Whole-exome sequencing identifies ALMS1, IQCB1, CNGA3 , and MYO7A mutations in patients with leber congenital amaurosis
ABSTRACT It has been well documented that mutations in the same retinal disease gene can result in different clinical phenotypes due to difference in the mutant allele and/or genetic background. To evaluate this, a set of consanguineous patient families with Leber congenital amaurosis (LCA) that do not carry mutations in known LCA disease genes was characterized through homozygosity mapping followed by targeted exon/whole-exome sequencing to identify genetic variations. Among these families, a total of five putative disease-causing mutations, including four novel alleles, were found for six families. These five mutations are located in four genes, ALMS1, IQCB1, CNGA3, and MYO7A. Therefore, in our LCA collection from Saudi Arabia, three of the 37 unassigned families carry mutations in retinal disease genes ALMS1, CNGA3, and MYO7A, which have not been previously associated with LCA, and 3 of the 37 carry novel mutations in IQCB1, which has been recently associated with LCA. Together with other reports, our results emphasize that the molecular heterogeneity underlying LCA, and likely other retinal diseases, may be highly complex. Thus, to obtain accurate diagnosis and gain a complete picture of the disease, it is essential to sequence a larger set of retinal disease genes and combine the clinical phenotype with molecular diagnosis.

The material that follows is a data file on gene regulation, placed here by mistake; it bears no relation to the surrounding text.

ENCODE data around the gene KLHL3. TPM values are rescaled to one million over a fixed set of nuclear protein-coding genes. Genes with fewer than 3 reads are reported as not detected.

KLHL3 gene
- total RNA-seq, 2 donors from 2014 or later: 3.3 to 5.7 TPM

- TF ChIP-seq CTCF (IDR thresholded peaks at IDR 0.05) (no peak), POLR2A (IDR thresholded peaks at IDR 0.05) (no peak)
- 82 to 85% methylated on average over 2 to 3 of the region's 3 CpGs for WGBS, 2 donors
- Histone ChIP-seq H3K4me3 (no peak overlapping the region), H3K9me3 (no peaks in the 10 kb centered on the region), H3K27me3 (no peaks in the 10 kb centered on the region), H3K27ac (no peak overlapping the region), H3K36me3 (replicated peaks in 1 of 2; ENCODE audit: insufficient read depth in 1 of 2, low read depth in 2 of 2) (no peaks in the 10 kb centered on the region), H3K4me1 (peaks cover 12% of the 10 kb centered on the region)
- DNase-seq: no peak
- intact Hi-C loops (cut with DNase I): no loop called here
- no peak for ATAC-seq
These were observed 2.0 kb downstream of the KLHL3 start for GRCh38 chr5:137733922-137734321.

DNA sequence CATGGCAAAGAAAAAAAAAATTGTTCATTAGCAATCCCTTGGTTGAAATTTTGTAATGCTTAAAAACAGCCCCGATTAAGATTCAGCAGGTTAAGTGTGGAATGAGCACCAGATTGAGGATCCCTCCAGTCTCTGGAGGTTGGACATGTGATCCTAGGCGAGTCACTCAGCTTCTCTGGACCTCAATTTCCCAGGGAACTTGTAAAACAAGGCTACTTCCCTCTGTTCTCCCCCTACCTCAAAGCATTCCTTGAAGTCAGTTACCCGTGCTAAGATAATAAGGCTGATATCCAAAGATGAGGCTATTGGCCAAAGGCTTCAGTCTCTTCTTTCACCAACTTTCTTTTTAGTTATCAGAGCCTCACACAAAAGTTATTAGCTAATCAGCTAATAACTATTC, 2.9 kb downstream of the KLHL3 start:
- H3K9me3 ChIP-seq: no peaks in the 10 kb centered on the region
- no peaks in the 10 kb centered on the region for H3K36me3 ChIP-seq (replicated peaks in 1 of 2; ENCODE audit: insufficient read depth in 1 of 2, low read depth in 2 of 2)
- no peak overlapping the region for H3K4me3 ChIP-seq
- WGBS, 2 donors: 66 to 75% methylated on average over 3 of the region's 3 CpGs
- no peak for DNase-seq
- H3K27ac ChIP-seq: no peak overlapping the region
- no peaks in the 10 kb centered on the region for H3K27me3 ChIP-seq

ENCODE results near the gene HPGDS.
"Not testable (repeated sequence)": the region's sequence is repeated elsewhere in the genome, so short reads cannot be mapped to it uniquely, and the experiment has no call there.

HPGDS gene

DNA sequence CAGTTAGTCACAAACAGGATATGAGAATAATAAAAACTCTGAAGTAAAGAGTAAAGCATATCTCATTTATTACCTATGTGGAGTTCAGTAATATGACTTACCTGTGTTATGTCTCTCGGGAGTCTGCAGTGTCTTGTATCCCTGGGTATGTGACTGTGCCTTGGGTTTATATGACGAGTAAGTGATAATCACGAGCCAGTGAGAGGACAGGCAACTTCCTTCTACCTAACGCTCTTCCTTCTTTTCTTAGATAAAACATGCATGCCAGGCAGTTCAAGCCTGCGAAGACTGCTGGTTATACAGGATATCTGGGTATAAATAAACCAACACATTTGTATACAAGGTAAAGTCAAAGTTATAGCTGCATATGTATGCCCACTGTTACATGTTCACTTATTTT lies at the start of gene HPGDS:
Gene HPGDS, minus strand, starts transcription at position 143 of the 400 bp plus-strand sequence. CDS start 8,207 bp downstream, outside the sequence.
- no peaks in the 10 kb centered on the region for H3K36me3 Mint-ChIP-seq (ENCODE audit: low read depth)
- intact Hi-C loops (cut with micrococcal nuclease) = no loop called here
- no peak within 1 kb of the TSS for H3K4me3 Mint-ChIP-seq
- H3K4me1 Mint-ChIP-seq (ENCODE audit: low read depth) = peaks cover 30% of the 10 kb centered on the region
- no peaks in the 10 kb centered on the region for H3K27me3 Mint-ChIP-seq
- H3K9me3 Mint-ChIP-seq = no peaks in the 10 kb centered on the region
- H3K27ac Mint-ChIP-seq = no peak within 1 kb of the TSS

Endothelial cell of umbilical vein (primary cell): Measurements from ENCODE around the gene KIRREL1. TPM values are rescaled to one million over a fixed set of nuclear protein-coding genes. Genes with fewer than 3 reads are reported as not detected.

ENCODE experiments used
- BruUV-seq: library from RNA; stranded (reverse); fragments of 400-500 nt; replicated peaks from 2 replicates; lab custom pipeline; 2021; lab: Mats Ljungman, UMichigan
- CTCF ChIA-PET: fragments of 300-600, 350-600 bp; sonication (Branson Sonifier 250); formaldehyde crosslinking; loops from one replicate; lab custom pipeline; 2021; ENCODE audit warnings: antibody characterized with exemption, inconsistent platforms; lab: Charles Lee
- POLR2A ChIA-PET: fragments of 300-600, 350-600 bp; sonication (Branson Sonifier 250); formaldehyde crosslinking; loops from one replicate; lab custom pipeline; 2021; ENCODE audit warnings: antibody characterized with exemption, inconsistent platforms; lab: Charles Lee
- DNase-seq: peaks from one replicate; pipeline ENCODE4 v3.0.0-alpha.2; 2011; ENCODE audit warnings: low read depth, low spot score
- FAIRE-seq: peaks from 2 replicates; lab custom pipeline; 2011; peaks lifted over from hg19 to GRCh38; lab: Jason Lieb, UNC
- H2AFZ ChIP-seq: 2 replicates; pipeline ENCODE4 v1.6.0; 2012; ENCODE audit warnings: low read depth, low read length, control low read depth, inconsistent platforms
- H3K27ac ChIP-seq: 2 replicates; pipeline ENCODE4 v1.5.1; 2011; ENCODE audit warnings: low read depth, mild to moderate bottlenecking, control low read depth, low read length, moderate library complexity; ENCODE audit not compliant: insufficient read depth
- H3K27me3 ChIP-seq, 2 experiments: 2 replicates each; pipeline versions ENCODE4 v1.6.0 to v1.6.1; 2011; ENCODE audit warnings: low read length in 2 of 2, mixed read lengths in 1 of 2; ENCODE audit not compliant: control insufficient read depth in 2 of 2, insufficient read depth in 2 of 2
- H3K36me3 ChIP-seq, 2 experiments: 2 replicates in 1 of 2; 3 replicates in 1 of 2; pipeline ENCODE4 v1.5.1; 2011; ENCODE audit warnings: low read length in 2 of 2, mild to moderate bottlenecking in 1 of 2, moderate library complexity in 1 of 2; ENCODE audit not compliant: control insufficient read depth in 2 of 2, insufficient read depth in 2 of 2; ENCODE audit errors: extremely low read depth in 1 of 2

- SourceAvailable from: Raheel Qamar
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- "This new phenomenon extends our understanding of genotype-phenotype correlations. How a mutated gene can cause a complex, extensive syndrome in one patient and isolated RP in another is currently not understood, but it is postulated to result from the complex interaction between genetic modifiers and environmental differences (Wang et al. 2011). One of the utilities of molecular information is to improve diagnostic accuracy when coupled with clinic information. "
ABSTRACT: Retinitis pigmentosa (RP) is a devastating form of retinal degeneration, with significant social and professional consequences. Molecular genetic information is invaluable for an accurate clinical diagnosis of RP due to its high genetic and clinical heterogeneity. Using a gene capture panel that covers 163 of the currently known retinal disease genes, including 48 RP genes, we performed a comprehensive molecular screening in a collection of 123 RP unsettled probands from a wide variety of ethnic backgrounds, including 113 unrelated simplex and 10 autosomal recessive RP (arRP) cases. As a result, 61 mutations were identified in 45 probands, including 38 novel pathogenic alleles. Interestingly, we observed that phenotype and genotype were not in full agreement in 21 probands. Among them, eight probands were clinically reassessed, resulting in refinement of clinical diagnoses for six of these patients. Finally, recessive mutations in CLN3 were identified in five retinal degeneration patients, including four RP probands and one cone-rod dystrophy patient, suggesting that CLN3 is a novel non-syndromic retinal disease gene. Collectively, our results underscore that, due to the high molecular and clinical heterogeneity of RP, comprehensive screening of all retinal disease genes is effective in identifying novel pathogenic mutations and provides an opportunity to discover new genotype-phenotype correlations. Information gained from this genetic screening will directly aid in patient diagnosis, prognosis, and treatment, as well as allowing appropriate family planning and counseling.Human Genetics 10/2013; 133(3). DOI:10.1007/s00439-013-1381-5 · 4.52 Impact Factor